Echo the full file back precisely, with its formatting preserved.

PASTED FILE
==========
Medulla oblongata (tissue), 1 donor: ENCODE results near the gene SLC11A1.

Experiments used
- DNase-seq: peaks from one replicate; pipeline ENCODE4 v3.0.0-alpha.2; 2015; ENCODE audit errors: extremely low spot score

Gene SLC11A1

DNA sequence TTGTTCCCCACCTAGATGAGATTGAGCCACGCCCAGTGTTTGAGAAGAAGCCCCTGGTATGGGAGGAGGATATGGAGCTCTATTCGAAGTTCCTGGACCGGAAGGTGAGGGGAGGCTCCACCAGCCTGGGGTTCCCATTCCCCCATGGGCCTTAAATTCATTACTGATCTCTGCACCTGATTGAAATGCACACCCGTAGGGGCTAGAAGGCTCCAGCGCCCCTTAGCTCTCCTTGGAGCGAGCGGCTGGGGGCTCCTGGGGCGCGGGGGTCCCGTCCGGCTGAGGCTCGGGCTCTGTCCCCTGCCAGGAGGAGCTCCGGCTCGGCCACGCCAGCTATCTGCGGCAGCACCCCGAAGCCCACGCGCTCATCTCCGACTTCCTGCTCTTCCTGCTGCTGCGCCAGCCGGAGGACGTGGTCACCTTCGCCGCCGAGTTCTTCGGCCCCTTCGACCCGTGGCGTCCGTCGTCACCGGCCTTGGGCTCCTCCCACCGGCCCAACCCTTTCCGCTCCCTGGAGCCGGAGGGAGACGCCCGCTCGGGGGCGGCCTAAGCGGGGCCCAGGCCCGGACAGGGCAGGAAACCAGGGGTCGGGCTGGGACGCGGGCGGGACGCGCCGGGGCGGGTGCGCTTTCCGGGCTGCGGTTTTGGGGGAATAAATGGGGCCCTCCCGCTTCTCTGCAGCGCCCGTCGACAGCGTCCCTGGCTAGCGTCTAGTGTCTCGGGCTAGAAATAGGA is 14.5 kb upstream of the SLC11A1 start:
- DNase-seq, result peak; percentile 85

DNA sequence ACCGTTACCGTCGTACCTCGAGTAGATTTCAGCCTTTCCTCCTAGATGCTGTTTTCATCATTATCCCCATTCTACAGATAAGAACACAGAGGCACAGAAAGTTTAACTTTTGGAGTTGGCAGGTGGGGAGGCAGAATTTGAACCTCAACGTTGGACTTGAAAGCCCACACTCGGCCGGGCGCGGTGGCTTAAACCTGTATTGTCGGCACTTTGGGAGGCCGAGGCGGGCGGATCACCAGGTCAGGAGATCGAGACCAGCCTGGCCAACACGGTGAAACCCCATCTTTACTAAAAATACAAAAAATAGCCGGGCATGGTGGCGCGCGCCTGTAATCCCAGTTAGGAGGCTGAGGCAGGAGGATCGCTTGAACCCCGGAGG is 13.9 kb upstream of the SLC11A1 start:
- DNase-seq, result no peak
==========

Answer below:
Medulla oblongata (tissue), 1 donor: ENCODE results near the gene SLC11A1.

Experiments used
- DNase-seq: peaks from one replicate; pipeline ENCODE4 v3.0.0-alpha.2; 2015; ENCODE audit errors: extremely low spot score

Gene SLC11A1

DNA sequence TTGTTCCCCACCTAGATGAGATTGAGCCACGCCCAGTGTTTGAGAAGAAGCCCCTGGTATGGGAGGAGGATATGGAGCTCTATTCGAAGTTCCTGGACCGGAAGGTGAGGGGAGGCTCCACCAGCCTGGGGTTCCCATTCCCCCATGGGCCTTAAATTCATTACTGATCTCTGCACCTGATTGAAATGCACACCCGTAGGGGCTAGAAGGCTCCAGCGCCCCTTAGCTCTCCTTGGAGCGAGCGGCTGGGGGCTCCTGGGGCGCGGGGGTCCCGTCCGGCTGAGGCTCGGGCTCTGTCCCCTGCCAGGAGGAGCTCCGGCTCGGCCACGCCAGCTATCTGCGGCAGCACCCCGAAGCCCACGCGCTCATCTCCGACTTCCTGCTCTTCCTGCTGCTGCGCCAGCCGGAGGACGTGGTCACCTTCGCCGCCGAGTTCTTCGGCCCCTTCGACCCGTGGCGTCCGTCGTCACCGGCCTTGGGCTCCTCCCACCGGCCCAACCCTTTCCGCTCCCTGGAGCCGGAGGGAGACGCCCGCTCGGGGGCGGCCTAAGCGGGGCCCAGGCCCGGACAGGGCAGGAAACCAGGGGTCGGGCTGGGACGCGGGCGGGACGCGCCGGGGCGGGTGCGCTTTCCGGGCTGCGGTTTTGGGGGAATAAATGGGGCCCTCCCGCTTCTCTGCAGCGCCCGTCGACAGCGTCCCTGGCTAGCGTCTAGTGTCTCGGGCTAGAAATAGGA is 14.5 kb upstream of the SLC11A1 start:
- DNase-seq, result peak; percentile 85

DNA sequence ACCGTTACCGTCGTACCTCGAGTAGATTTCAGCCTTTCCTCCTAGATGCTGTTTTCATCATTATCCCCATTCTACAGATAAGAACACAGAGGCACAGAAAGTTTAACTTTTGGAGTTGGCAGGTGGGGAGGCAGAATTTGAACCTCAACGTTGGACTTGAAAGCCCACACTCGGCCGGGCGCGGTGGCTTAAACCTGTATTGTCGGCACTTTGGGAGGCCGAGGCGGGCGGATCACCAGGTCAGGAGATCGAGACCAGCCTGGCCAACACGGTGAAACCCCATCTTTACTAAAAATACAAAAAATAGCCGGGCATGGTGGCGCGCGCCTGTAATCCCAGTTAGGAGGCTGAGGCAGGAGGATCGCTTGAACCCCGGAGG is 13.9 kb upstream of the SLC11A1 start:
- DNase-seq, result no peak